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Abstract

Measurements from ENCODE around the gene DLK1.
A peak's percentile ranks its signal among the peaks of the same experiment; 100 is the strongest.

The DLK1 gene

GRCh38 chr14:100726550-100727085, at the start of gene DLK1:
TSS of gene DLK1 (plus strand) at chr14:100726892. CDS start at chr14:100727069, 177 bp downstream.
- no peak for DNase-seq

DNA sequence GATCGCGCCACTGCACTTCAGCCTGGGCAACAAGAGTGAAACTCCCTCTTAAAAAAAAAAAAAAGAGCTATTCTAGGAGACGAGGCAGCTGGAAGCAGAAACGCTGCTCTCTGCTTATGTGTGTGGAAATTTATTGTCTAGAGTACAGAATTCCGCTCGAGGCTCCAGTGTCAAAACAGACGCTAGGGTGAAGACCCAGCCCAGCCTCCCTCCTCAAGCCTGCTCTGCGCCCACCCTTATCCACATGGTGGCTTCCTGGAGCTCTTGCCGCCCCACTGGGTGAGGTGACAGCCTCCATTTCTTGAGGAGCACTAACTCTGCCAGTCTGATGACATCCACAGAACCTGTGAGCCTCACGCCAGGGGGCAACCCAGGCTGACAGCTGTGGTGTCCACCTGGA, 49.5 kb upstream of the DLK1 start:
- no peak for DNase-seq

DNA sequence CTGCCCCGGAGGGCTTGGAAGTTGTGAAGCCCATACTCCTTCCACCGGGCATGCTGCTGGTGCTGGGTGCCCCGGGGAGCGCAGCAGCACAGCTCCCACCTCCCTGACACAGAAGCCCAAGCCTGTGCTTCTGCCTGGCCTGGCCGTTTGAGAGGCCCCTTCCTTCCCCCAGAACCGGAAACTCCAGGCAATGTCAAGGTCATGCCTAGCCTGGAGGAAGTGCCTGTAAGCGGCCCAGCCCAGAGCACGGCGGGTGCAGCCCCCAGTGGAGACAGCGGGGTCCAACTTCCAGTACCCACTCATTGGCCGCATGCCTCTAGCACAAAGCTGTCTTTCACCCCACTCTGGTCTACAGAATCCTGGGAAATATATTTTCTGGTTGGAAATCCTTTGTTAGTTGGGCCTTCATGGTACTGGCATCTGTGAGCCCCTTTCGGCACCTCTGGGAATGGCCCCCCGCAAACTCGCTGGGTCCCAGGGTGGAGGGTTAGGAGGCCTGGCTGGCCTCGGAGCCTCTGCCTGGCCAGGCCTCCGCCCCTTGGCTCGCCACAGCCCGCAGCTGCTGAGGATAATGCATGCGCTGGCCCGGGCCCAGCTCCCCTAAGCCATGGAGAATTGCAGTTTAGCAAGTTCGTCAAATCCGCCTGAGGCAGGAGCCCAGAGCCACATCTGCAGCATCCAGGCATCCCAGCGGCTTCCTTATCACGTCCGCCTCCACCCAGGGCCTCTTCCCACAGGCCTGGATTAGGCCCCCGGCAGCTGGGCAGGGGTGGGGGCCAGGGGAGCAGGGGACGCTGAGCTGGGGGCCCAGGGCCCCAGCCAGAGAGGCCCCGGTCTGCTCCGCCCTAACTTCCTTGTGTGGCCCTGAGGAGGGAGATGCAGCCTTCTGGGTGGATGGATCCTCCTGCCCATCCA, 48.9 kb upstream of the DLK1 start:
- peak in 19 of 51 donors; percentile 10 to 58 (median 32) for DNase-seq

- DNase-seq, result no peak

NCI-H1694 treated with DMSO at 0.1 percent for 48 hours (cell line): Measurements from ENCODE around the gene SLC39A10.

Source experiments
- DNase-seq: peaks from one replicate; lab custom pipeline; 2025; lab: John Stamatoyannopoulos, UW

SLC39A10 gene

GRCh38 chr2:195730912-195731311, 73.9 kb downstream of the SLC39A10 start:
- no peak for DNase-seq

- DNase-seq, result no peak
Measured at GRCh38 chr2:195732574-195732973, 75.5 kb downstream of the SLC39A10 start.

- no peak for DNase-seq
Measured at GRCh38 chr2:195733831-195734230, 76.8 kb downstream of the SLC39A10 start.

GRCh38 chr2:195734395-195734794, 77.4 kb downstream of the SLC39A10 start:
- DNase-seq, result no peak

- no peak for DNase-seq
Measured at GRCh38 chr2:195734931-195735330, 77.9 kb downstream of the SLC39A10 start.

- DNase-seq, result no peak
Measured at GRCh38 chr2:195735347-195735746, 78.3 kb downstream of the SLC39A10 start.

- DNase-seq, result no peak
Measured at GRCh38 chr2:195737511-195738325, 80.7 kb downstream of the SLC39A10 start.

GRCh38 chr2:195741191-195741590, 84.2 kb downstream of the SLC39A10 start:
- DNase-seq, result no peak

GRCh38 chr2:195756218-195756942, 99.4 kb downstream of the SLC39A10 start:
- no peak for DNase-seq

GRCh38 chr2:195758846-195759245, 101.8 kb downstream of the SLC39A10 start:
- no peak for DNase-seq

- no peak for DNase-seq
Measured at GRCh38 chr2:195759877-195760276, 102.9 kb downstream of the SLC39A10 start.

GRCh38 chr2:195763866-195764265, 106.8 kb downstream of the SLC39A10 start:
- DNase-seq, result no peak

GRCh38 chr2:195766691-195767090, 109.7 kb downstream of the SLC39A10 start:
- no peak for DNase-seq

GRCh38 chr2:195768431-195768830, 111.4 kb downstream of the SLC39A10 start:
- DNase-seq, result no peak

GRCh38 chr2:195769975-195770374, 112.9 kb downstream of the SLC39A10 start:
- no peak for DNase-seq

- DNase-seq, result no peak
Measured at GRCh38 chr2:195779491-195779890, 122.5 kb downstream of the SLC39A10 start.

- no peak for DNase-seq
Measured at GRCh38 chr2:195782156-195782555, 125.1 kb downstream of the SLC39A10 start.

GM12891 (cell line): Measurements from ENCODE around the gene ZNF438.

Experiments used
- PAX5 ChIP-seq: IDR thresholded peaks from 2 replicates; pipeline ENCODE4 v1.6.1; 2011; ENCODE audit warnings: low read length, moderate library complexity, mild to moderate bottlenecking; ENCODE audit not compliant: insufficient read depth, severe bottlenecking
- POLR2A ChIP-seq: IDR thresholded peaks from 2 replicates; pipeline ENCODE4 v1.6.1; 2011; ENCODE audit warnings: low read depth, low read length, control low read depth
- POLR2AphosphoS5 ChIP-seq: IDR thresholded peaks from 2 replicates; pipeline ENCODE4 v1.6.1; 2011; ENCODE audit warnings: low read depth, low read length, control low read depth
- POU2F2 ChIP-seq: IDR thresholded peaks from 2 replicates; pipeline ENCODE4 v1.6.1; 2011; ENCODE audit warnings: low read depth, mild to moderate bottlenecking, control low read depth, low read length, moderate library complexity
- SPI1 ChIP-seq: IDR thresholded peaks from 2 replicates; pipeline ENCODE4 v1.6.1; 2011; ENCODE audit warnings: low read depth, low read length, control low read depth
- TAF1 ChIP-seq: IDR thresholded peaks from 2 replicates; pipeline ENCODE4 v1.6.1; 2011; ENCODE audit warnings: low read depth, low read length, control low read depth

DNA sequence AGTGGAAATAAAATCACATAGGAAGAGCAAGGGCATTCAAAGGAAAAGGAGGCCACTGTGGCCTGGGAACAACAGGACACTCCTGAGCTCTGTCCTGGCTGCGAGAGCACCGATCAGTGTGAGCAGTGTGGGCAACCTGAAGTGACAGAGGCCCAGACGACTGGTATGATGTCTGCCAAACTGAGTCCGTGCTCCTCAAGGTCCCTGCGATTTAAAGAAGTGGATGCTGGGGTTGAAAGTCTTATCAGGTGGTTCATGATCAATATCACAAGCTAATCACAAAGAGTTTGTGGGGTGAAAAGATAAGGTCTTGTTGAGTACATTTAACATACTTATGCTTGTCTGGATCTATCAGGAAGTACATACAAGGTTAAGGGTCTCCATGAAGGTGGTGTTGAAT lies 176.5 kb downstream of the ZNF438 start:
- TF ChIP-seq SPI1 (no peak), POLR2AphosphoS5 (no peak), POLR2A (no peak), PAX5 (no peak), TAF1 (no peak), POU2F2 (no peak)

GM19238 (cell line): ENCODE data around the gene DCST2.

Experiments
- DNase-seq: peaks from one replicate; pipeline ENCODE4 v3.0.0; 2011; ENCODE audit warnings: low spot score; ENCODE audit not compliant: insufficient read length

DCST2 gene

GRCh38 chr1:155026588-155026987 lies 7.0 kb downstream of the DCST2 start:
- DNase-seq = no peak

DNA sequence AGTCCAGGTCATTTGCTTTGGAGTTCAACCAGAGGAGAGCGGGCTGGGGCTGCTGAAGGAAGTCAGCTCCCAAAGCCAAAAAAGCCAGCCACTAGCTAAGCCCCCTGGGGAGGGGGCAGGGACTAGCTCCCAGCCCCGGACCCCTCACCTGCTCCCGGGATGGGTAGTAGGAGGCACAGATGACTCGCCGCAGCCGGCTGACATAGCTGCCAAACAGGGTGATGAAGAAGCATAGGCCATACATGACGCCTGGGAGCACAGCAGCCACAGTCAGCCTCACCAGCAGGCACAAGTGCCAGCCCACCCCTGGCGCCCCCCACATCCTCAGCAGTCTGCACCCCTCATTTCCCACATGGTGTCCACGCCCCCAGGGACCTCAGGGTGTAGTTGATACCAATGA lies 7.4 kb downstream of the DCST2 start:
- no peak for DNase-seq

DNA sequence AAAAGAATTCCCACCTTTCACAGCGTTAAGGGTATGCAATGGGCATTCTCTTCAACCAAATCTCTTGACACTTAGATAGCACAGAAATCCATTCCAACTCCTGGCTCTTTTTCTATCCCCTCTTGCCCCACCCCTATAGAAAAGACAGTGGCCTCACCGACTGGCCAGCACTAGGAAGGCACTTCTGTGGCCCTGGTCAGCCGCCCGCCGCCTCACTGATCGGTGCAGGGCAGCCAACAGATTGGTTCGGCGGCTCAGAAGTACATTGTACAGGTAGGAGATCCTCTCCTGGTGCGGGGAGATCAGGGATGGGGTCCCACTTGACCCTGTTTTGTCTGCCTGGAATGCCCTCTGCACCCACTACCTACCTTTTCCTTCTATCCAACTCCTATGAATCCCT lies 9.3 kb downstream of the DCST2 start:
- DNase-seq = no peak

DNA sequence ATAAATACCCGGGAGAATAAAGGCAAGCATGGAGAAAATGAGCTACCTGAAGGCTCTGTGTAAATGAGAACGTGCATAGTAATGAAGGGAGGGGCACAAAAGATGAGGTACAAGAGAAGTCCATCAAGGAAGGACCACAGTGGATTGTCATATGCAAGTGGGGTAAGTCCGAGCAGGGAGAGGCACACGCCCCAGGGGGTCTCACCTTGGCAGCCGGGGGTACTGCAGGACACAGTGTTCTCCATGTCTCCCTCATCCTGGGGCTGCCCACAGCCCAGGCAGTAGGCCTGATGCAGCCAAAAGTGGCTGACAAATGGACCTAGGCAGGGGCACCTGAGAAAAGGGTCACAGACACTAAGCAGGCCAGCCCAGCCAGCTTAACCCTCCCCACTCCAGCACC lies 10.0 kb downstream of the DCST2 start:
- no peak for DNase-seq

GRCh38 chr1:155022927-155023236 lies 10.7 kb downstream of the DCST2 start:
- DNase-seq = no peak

Growth hormone (GH) stimulates osteoblasts in vitro and increases bone turnover and stimulates osteoblast activity when given to elderly subjects. Probably a major effect of GH on bone is mediated through stimulation of either circulating or locally produced insulin-like growth factor I (IGF-I). We determined the effect of chronic administration of the GH secretagogue, MK-677, on serum IGF-I and markers of bone turnover in 187 elderly adults (65 years or older) enrolled in three randomized, double-blind, placebo-controlled clinical studies lasting 2–9 weeks. Urine was collected for determination of N-telopeptide cross-links (NTXs), a marker of bone resorption, and blood was collected for determination of serum osteocalcin and bone-specific alkaline phosphatase (BSAP), as bone formation markers, and serum IGF-I levels pre- and post-treatment. Dose response data were initially obtained in healthy elderly subjects who received oral doses of 10 mg or 25 mg of MK-677 or placebo for 2 weeks (n = 10–12/group). Treatment with 10 mg and 25 mg of MK-677 for 2 weeks increased mean urine NTXs 10% and 17%, respectively (p < 0.05 vs. placebo). Additionally, 50 healthy elderly subjects received either placebo (n = 20) for 4 weeks or 25 mg of MK-677 (n = 30) daily for 2 weeks followed by 50 mg daily for 2 weeks. MK-677 increased mean serum osteocalcin by 8% (p < 0.05 vs. placebo). In both studies, MK-677 increased serum IGF-I levels significantly (55–94%). Subsequently, the biological effects of MK-677 were studied in 105 elderly subjects who met objective criteria for functional impairment. Subjects were randomized to receive oral doses of placebo for 9 weeks or either 5, 10, or 25 mg of MK-677 daily for an initial 2 weeks followed by 25 mg of MK-677 daily for the next 7 weeks(n = 63 on MK-677 and n = 28 on placebo completed 9 weeks of therapy). Treatment with MK-677 (all MK-677 groups combined) for 9 weeks increased mean serum osteocalcin by 29.4% and BSAP by 10.4% (p < 0.001 vs. placebo) and mean urinary NTX excretion by 22.6% (p < 0.05 vs. placebo). The change from baseline serum osteocalcin correlated with the change from baseline serum IGF-I in the MK-677 group (r = 0.37; p < 0.01). In conclusion, once daily dosing with MK-677, an orally active GH secretagogue, stimulates bone turnover in elderly subjects based on elevations in biochemical markers of bone resorption and formation.